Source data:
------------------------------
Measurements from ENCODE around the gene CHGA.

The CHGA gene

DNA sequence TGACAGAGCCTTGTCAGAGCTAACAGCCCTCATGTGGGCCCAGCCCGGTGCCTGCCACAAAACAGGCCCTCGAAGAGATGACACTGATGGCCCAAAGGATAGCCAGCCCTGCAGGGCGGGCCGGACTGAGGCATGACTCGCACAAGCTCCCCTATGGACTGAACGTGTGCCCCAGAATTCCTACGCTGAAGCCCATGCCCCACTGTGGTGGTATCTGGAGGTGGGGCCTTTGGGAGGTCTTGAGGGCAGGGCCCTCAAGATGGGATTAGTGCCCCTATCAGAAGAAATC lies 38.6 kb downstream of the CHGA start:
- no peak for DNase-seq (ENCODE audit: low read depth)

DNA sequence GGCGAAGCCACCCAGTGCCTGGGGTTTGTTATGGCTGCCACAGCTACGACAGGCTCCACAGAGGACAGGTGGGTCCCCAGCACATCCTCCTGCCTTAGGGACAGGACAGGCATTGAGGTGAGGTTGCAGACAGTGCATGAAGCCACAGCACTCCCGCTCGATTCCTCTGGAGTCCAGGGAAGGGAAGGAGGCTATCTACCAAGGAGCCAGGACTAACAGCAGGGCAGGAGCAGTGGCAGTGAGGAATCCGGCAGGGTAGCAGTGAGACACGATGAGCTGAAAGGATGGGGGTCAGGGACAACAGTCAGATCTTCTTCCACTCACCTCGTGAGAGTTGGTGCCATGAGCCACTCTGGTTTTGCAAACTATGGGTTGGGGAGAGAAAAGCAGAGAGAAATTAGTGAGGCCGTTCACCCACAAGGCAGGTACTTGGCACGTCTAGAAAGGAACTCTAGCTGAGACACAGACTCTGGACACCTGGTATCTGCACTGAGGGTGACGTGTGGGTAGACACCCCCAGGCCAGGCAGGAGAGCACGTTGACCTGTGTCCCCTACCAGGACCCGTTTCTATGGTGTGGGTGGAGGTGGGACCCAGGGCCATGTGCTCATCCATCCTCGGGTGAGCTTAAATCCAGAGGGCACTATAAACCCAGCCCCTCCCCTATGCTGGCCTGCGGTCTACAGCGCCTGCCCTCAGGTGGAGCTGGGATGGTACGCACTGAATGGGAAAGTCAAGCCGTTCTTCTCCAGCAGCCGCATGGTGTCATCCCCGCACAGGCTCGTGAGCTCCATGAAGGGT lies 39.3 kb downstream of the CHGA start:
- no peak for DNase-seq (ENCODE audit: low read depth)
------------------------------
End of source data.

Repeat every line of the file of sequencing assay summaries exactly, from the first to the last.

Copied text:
Measurements from ENCODE around the gene CHGA.

The CHGA gene

DNA sequence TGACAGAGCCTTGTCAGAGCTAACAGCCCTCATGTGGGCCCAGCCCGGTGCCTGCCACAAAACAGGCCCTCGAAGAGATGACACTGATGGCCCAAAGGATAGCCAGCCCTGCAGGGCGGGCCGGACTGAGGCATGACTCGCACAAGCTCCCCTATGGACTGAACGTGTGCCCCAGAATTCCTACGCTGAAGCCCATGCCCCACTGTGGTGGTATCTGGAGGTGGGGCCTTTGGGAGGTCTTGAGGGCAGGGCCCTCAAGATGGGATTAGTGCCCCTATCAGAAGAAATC lies 38.6 kb downstream of the CHGA start:
- no peak for DNase-seq (ENCODE audit: low read depth)

DNA sequence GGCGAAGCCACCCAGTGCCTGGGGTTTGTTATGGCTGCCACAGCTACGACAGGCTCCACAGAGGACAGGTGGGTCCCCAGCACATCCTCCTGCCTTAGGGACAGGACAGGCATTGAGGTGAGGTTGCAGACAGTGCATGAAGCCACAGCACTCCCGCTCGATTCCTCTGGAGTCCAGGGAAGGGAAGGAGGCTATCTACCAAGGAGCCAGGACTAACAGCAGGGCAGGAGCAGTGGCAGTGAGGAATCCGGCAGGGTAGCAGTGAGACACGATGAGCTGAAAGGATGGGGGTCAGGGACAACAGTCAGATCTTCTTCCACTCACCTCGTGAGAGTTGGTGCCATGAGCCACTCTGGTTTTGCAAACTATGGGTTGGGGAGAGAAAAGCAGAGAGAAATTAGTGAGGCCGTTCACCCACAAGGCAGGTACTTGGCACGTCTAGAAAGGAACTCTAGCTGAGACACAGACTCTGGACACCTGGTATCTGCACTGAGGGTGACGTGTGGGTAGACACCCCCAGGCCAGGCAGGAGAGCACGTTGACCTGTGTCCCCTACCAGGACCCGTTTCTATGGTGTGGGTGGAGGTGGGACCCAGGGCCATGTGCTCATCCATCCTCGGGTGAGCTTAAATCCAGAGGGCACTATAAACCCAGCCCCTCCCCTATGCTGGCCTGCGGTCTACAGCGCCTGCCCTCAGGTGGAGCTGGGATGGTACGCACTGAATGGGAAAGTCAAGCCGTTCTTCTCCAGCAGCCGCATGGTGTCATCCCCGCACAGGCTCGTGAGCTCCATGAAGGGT lies 39.3 kb downstream of the CHGA start:
- no peak for DNase-seq (ENCODE audit: low read depth)